Effective worship rehearsals have many characteristics. They have a clear leader, they start and end on time, they’re organized, they’re light-hearted, they’re focused and efficient, they zero in on what’s not working, they don’t waste time on over-rehearsing what’s working fine, and the people who attend them are expected, encouraged and equipped to be prepared for them and to work on their own parts on their own time.
These kinds of rehearsals are an art, not a science. It takes time to learn your own style, and for your team to follow you. Here are three signs you’re leading rehearsals well:
They end early every once in a while
Just because your rehearsal says it goes until 9:30 p.m. doesn’t mean it has to. Or just because you rehearse before the first service doesn’t mean you have to rehearse right up until the first service. If you’re managing time well, if your team is prepared well, and if you don’t waste energy on things that could be skipped, then you’ll find yourself ending rehearsal early from time to time. Even ending just five minutes early sometimes sends a message to your team that you’re confident in them. And it means that the next rehearsal when you use up the whole time, they’ll know you really needed to.
Everyone loves to laugh. Rehearsals that have moments of laughter, perhaps when you’re poking fun at yourself (or the drummer), or making a dumb joke, are rehearsals that people want to come back to. Musicians can be prone to take themselves way too seriously. Keep looking for those lighthearted moments when people can just relax and laugh. They’ll sit up straighter when you ask them to focus again when rehearsal gets back on track.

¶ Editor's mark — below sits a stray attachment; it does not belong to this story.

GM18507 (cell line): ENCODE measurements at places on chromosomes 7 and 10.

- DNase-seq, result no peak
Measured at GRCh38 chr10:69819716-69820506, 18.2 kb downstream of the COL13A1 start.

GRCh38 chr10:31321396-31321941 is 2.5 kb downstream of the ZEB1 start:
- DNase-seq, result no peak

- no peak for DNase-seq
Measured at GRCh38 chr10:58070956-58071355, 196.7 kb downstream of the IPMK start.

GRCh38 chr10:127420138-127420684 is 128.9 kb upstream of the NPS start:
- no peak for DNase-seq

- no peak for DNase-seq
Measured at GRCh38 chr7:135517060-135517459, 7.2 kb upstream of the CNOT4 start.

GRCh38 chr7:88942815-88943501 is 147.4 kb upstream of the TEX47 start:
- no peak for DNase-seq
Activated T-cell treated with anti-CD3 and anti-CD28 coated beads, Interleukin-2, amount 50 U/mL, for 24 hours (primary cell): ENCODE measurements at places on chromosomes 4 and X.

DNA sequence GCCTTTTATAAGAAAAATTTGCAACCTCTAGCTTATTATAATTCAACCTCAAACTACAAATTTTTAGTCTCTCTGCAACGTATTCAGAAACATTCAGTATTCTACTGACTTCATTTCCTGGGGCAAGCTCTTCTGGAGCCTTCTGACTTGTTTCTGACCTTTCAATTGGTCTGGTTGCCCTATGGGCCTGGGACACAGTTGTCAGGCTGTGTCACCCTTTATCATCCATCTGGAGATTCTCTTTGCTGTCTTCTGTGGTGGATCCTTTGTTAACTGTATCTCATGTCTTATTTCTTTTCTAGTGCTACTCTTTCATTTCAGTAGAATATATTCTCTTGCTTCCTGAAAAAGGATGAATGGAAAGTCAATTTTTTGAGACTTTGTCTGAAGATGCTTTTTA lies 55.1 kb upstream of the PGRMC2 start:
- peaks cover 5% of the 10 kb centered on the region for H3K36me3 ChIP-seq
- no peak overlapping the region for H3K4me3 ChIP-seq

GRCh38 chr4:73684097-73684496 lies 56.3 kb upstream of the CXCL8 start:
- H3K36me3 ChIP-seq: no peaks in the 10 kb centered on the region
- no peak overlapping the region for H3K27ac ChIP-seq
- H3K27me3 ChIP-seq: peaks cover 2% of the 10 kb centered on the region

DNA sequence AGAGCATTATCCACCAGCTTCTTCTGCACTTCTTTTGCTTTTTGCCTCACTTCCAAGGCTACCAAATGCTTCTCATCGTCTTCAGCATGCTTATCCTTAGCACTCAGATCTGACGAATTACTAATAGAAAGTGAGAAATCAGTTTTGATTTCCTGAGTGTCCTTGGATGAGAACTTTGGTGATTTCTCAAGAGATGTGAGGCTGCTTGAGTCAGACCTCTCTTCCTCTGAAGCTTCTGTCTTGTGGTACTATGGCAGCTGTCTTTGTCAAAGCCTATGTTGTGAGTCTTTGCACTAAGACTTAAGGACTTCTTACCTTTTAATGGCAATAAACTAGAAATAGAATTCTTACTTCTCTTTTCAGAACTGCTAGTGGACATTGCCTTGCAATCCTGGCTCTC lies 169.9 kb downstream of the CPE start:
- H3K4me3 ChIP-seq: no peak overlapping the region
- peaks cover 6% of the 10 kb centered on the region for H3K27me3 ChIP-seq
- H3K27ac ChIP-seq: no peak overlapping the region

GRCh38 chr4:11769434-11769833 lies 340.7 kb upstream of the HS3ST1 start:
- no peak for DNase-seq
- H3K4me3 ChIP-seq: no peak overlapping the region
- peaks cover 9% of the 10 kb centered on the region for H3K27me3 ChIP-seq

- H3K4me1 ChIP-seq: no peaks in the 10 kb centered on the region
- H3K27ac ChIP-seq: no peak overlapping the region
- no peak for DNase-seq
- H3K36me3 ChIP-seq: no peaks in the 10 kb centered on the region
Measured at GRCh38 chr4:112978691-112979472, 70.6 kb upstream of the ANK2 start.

The first service doesn’t feel like rehearsal
At my church, I rehearse our instrumentalists from 7:30 a.m.–8:15 a.m. (give or take) every Sunday. Then we have a 9:00 a.m. and 11:15 a.m. service. I know I’ve led a good rehearsal when our 9:00 a.m. service doesn’t feel like a rehearsal. We feel ready, relaxed and confident. But if that 9:00 a.m. service has lots of missed cues or rough transitions, then I know I could have done a better job. When your first service starts, and your team is ready to go, then you know you’ve led a good rehearsal.
Perhaps the simplest way to know whether or not your rehearsals are working is whether or not you and your team look forward to them. People should actually want to come to rehearsals. They know they’ll be stretched, encouraged and noticed. They know you’ll lead them well. They know they’ll be making a contribution. And they know you’ll honor their sacrifice of time. Who wouldn’t want to come back to that kind of rehearsal?
This article originally appeared here.